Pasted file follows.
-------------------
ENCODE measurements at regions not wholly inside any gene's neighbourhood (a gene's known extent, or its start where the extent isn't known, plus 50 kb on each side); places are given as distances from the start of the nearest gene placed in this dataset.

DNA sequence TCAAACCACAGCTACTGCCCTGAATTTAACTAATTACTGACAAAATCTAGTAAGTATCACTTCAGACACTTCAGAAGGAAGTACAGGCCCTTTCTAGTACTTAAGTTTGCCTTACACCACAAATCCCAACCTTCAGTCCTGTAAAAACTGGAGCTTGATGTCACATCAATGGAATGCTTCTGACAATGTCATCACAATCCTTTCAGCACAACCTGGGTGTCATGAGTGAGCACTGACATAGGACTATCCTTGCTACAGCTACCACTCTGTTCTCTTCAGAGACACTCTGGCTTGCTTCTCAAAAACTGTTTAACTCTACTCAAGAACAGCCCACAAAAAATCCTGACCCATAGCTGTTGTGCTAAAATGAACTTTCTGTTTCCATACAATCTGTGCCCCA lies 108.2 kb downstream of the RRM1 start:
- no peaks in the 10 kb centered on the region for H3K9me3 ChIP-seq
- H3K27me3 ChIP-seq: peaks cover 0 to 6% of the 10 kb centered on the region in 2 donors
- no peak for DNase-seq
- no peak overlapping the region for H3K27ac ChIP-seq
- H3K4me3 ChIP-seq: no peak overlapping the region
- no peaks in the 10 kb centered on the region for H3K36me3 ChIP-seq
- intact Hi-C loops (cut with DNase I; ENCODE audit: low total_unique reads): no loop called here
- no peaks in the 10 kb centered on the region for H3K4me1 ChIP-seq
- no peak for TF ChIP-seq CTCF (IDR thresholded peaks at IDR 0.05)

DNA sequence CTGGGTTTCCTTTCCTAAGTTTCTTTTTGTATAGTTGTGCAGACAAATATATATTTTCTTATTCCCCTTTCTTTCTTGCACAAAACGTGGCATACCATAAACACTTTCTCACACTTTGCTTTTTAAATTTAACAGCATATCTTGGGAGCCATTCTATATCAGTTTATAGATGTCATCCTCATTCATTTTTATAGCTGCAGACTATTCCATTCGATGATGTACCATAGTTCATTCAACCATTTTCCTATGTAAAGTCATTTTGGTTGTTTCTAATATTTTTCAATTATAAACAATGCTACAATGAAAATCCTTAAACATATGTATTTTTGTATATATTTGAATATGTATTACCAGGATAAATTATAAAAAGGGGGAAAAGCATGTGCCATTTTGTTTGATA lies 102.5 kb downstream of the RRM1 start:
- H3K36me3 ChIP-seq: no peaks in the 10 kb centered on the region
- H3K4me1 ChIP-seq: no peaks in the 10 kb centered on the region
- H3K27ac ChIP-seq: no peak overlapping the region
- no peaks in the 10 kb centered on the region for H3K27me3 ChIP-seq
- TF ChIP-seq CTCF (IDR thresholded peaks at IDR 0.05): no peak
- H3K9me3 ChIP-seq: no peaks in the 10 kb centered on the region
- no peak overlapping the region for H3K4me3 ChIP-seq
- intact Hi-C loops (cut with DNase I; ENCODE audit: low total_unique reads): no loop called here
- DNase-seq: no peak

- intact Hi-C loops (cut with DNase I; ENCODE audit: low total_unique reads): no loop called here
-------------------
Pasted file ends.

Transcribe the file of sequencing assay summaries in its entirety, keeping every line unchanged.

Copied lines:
ENCODE measurements at regions not wholly inside any gene's neighbourhood (a gene's known extent, or its start where the extent isn't known, plus 50 kb on each side); places are given as distances from the start of the nearest gene placed in this dataset.

DNA sequence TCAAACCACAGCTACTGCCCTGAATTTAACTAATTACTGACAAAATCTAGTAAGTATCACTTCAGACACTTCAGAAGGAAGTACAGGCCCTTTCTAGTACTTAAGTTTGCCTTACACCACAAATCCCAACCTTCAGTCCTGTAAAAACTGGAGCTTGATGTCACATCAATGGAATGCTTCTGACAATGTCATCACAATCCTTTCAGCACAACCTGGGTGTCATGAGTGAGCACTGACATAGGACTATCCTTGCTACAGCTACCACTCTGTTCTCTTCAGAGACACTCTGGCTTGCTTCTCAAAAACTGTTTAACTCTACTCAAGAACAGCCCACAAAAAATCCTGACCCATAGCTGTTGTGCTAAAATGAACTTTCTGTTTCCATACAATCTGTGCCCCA lies 108.2 kb downstream of the RRM1 start:
- no peaks in the 10 kb centered on the region for H3K9me3 ChIP-seq
- H3K27me3 ChIP-seq: peaks cover 0 to 6% of the 10 kb centered on the region in 2 donors
- no peak for DNase-seq
- no peak overlapping the region for H3K27ac ChIP-seq
- H3K4me3 ChIP-seq: no peak overlapping the region
- no peaks in the 10 kb centered on the region for H3K36me3 ChIP-seq
- intact Hi-C loops (cut with DNase I; ENCODE audit: low total_unique reads): no loop called here
- no peaks in the 10 kb centered on the region for H3K4me1 ChIP-seq
- no peak for TF ChIP-seq CTCF (IDR thresholded peaks at IDR 0.05)

DNA sequence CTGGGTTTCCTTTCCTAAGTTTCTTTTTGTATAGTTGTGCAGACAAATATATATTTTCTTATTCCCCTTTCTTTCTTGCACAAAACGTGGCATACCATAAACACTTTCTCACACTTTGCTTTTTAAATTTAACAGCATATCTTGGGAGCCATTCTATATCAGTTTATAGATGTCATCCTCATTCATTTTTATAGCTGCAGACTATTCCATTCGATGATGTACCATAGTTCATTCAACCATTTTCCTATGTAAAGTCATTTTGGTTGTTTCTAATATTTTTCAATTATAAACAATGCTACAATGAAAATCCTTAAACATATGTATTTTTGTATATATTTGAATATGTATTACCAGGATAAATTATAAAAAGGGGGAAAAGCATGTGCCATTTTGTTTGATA lies 102.5 kb downstream of the RRM1 start:
- H3K36me3 ChIP-seq: no peaks in the 10 kb centered on the region
- H3K4me1 ChIP-seq: no peaks in the 10 kb centered on the region
- H3K27ac ChIP-seq: no peak overlapping the region
- no peaks in the 10 kb centered on the region for H3K27me3 ChIP-seq
- TF ChIP-seq CTCF (IDR thresholded peaks at IDR 0.05): no peak
- H3K9me3 ChIP-seq: no peaks in the 10 kb centered on the region
- no peak overlapping the region for H3K4me3 ChIP-seq
- intact Hi-C loops (cut with DNase I; ENCODE audit: low total_unique reads): no loop called here
- DNase-seq: no peak

- intact Hi-C loops (cut with DNase I; ENCODE audit: low total_unique reads): no loop called here